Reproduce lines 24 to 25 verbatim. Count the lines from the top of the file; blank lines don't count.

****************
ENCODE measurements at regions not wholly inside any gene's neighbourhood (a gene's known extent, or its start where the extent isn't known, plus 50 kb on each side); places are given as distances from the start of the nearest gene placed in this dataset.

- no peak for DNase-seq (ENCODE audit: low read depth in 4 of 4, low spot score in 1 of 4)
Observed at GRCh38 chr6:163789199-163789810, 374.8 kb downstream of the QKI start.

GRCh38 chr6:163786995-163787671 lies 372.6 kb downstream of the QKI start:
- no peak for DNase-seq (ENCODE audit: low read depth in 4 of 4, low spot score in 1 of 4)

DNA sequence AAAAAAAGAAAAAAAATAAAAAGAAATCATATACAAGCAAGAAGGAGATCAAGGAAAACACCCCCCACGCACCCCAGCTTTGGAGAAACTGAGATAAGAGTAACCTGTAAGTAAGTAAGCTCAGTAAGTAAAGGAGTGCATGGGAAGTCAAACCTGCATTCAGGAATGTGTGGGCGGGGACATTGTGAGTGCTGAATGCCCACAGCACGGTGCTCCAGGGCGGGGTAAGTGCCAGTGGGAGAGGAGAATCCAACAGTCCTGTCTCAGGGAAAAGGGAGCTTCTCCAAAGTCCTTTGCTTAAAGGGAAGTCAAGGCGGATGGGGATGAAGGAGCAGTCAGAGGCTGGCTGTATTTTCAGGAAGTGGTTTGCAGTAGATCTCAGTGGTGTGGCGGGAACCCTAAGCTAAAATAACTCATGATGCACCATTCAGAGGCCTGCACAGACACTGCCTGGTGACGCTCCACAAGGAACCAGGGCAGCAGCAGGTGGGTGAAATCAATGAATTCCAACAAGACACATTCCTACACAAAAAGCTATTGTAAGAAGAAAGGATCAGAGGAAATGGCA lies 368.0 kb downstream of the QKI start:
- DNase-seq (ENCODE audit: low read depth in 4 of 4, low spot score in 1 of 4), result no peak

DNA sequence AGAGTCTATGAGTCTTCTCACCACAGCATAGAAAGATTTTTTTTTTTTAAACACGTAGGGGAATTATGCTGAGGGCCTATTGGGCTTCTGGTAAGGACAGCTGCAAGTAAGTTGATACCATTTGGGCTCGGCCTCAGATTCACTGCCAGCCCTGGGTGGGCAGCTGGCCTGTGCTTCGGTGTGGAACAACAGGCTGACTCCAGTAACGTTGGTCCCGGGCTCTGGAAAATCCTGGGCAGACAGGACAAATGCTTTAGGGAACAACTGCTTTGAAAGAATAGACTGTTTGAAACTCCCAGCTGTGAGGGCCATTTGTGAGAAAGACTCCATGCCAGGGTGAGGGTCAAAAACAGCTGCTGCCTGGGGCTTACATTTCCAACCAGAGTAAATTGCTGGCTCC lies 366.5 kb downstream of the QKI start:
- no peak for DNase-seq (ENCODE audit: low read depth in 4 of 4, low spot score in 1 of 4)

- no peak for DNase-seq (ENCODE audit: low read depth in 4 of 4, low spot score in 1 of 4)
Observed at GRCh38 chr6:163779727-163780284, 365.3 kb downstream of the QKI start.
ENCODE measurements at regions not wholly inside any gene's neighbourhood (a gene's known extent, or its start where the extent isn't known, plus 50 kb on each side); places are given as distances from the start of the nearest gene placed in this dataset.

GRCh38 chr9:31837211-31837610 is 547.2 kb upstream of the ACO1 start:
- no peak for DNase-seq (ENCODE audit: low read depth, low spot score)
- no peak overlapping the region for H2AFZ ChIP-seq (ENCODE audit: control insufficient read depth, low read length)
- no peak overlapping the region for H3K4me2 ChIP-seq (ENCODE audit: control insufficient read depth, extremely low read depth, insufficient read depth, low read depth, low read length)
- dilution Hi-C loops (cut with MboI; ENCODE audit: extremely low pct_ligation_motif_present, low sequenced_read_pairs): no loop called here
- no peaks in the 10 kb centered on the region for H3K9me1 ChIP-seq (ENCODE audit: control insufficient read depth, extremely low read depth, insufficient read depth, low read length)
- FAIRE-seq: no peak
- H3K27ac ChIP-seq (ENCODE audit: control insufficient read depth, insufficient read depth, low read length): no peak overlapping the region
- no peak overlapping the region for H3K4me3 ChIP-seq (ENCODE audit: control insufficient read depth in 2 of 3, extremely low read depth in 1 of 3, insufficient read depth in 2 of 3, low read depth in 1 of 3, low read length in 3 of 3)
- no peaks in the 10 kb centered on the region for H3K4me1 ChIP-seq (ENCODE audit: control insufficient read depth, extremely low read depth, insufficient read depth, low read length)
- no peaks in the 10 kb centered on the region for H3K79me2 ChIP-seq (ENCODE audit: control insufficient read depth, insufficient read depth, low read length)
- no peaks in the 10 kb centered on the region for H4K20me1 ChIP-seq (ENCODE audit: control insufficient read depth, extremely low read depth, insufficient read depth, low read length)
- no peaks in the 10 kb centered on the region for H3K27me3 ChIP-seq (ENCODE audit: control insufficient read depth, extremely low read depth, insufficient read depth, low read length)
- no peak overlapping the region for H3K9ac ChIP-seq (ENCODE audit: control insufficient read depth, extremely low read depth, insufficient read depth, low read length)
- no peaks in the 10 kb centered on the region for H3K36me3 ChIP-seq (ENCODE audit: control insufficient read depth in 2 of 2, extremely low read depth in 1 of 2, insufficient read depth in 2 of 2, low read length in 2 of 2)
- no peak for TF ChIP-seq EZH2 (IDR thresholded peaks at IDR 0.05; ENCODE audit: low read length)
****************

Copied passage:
- no peaks in the 10 kb centered on the region for H4K20me1 ChIP-seq (ENCODE audit: control insufficient read depth, extremely low read depth, insufficient read depth, low read length)
- no peaks in the 10 kb centered on the region for H3K27me3 ChIP-seq (ENCODE audit: control insufficient read depth, extremely low read depth, insufficient read depth, low read length)